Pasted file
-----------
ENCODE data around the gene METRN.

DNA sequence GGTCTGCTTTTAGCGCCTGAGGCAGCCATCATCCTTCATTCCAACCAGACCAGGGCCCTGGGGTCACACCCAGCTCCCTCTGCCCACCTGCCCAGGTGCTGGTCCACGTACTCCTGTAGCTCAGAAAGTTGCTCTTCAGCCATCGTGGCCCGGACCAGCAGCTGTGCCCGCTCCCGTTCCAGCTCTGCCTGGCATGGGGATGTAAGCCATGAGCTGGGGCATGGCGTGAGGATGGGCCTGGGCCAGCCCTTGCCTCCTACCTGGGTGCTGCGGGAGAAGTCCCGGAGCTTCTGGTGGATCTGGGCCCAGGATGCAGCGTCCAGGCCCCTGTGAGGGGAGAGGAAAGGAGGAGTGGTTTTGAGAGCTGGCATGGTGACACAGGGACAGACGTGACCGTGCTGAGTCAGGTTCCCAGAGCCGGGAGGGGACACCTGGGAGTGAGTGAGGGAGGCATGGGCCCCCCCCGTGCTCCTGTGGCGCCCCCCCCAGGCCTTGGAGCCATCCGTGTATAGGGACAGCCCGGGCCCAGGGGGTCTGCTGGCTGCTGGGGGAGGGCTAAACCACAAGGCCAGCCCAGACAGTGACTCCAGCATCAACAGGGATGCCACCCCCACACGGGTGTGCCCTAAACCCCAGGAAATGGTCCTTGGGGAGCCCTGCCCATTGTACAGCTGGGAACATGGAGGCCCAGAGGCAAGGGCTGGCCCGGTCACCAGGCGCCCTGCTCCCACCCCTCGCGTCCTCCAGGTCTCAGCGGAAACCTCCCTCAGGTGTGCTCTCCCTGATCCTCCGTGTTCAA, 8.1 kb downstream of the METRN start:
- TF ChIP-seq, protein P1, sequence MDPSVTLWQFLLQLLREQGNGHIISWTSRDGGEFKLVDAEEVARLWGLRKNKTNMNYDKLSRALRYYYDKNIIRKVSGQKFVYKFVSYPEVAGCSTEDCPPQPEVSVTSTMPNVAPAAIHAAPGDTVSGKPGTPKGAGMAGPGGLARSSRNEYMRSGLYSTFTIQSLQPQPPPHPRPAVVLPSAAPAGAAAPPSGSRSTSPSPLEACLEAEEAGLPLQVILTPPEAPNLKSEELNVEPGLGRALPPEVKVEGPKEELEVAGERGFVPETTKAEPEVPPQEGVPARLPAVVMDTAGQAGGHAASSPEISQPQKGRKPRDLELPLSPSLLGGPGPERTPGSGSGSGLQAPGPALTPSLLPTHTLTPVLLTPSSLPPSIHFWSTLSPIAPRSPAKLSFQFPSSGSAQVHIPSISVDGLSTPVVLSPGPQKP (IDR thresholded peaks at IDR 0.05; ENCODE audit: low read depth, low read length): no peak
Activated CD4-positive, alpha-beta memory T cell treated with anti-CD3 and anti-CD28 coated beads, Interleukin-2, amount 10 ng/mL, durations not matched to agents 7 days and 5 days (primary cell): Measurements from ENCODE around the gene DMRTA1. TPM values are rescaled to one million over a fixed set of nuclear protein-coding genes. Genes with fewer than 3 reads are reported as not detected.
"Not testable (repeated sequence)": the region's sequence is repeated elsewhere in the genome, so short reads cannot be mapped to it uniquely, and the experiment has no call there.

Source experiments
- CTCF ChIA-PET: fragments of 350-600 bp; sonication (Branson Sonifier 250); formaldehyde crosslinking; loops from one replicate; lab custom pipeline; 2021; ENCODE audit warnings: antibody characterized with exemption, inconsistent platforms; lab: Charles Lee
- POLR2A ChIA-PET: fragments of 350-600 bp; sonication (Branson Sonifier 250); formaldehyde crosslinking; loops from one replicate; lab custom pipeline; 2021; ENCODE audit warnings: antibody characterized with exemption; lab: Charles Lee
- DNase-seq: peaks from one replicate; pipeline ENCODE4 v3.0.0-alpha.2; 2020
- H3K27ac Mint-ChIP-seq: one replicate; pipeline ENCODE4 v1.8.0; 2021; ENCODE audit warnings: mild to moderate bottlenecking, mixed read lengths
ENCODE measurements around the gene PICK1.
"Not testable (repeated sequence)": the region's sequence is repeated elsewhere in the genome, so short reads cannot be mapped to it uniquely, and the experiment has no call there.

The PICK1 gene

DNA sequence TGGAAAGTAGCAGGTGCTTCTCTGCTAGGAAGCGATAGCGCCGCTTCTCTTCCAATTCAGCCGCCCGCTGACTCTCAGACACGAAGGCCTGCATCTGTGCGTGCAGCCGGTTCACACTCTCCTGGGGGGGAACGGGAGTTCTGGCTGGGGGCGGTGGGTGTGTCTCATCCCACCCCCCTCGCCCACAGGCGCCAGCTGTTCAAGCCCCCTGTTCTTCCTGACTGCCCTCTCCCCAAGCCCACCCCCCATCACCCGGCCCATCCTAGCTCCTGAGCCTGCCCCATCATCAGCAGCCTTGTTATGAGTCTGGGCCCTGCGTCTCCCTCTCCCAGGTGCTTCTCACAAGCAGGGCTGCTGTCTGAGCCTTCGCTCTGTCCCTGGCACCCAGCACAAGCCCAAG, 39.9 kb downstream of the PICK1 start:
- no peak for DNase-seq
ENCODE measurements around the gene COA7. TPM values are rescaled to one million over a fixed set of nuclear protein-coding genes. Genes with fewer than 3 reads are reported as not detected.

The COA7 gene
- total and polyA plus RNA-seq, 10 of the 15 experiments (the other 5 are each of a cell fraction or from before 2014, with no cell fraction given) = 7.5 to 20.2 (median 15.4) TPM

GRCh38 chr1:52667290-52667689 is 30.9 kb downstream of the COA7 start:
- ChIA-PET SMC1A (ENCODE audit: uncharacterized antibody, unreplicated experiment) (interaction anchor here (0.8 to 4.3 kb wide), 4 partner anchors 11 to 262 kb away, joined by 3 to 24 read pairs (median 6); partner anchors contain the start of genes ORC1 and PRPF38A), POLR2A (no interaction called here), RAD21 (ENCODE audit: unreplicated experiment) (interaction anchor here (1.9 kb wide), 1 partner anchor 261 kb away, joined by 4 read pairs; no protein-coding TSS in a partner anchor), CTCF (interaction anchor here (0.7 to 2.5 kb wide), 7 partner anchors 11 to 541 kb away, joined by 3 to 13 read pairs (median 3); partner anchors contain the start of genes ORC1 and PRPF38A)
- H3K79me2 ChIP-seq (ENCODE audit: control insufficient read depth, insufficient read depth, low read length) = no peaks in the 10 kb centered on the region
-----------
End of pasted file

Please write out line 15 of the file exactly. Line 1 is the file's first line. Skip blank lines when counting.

- no peak for DNase-seq